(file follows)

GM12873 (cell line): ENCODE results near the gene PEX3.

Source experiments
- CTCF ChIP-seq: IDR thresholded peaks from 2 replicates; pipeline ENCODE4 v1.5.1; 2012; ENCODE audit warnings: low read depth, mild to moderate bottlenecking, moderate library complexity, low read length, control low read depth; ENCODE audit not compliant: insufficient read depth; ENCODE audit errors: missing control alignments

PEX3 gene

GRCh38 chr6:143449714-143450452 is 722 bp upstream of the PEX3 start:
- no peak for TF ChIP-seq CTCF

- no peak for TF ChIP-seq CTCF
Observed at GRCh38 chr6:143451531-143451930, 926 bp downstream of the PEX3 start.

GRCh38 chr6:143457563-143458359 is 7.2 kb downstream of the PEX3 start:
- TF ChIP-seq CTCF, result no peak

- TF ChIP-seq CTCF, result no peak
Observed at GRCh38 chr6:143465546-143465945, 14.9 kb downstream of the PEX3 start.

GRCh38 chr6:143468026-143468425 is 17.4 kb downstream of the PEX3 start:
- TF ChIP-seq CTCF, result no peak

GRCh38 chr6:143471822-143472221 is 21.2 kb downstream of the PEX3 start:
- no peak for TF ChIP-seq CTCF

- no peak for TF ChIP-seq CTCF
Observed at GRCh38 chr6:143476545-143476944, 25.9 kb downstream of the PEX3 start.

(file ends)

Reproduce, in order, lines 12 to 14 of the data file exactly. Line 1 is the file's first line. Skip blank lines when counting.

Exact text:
Observed at GRCh38 chr6:143465546-143465945, 14.9 kb downstream of the PEX3 start.

GRCh38 chr6:143468026-143468425 is 17.4 kb downstream of the PEX3 start:
- TF ChIP-seq CTCF, result no peak